May 20, 2011

"Macho Man" Randy Savage, 1952–2011

Say it with me: "From Sarasota, Florida, weighing 245 pounds…'Macho Man' Randy Savage!"

Somehow, this one actually bothers me. I don't usually get upset when celebrities die, because I don't usually know them personally, but occasionally, I feel a fan's true remorse. It happened when Rodney Dangerfield died, I recall. And now, "Macho Man" Randy Savage, one of the top names in pro wrestling back when I was a little pro-wrestling fanatic and, in my opinion, one of the most talented performers in the history of the medium. He died in a car accident this morning at 58.

In brief: Randy Savage (né Poffo, so yes, this guy was his brother) was the son of a wrestler and promoter, jumping into local wrestling in the Memphis region after his initial pro-baseball plan fell through. In the early '80s, as Vince McMahon's World Wrestling Federation expanded the "sport" into entertainment's A-list, Savage was brought in as an ideal villain. His talent was impossible to deny: Speed, skill, flash, and charisma, the guy had every tool in the wrestler's arsenal. He brought along his real-life girlfriend, the anodyne but beautiful Elizabeth Hulette, to be his manager/valet, "Miss Elizabeth," and the two worked a mildly abusive-boyfriend angle that attracted insane heat (i.e., the good kind of fan hatred). After a couple years, his appeal impossible to deny, Savage turned face (became a good guy) and became one of medium's most beloved good guys. He stayed on top for a decade, flipping back and forth between good and evil, but always in the plausible way that separates good wrestling from eye-rolling garbage.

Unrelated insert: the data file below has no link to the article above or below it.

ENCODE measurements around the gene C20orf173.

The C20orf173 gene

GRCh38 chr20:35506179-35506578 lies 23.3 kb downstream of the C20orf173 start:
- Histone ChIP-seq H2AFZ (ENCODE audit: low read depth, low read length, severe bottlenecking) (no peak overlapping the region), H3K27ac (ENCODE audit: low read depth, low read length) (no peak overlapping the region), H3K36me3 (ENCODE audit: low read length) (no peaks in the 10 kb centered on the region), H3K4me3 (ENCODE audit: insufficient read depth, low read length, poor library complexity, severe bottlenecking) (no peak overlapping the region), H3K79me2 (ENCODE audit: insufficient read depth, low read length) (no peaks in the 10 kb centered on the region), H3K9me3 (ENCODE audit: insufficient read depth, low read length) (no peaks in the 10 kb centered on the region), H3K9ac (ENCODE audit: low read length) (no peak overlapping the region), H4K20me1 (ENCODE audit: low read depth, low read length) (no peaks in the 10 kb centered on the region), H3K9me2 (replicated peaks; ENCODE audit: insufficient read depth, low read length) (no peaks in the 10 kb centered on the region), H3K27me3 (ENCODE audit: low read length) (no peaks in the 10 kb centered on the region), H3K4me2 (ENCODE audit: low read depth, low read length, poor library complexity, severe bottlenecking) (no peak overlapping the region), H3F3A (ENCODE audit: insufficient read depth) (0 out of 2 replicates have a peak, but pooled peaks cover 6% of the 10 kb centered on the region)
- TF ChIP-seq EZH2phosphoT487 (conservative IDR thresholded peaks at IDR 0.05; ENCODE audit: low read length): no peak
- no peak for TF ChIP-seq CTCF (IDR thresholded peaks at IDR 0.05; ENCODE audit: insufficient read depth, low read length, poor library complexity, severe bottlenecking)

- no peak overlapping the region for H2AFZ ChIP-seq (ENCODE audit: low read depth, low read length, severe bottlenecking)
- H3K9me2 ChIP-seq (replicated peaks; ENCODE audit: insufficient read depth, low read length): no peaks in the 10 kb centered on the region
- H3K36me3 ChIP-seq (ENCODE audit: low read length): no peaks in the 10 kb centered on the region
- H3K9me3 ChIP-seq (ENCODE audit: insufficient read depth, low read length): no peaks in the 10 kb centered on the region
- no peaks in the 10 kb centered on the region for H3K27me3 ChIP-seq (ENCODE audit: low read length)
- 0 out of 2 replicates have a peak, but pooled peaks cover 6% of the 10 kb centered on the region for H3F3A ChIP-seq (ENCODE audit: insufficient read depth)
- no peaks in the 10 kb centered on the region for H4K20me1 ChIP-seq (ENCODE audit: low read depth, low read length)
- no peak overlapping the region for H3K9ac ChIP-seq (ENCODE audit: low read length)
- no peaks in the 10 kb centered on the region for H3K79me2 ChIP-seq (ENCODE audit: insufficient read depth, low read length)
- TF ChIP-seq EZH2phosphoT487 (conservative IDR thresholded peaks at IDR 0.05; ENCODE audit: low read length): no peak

My favorite Macho Man match: WrestleMania VII, 1991, a retirement match versus the Ultimate Warrior:

The adjective most often ascribed to Savage was intense. He perpetually seemed to be on the knife's edge, from his ominously whispered promo interviews to the furiously controlled way he carried himself in the ring. The reason I love this match is because it sets the stakes so high—the loser would have to quit pro wrestling, after all—and both performers play it to its hilt. (It's also my favorite Ultimate Warrior match, though that isn't saying so much.)

And to answer your question, wrestling nerds, yes, I do prefer this bout to Savage's epic showdown with Ricky "The Dragon" Steamboat at WrestleMania III. Though that match deserves the epic, for sure:

Savage was a great villain (as seen above), a great hero, a great athlete and a great storyteller. He might have been the perfect 1980s wrestler: a colorful and exciting figure who helped bring the medium to its worldwide success, yet still a consummate physical performer who maintained the integrity of its athletic tradition (when it came to actual wrestling, he could work circles around Hulk Hogan, and more than held his own against Ric Flair). He was a world-class entertainer, someone with bona fide star power, which is very sadly in too short a supply these days. One last time: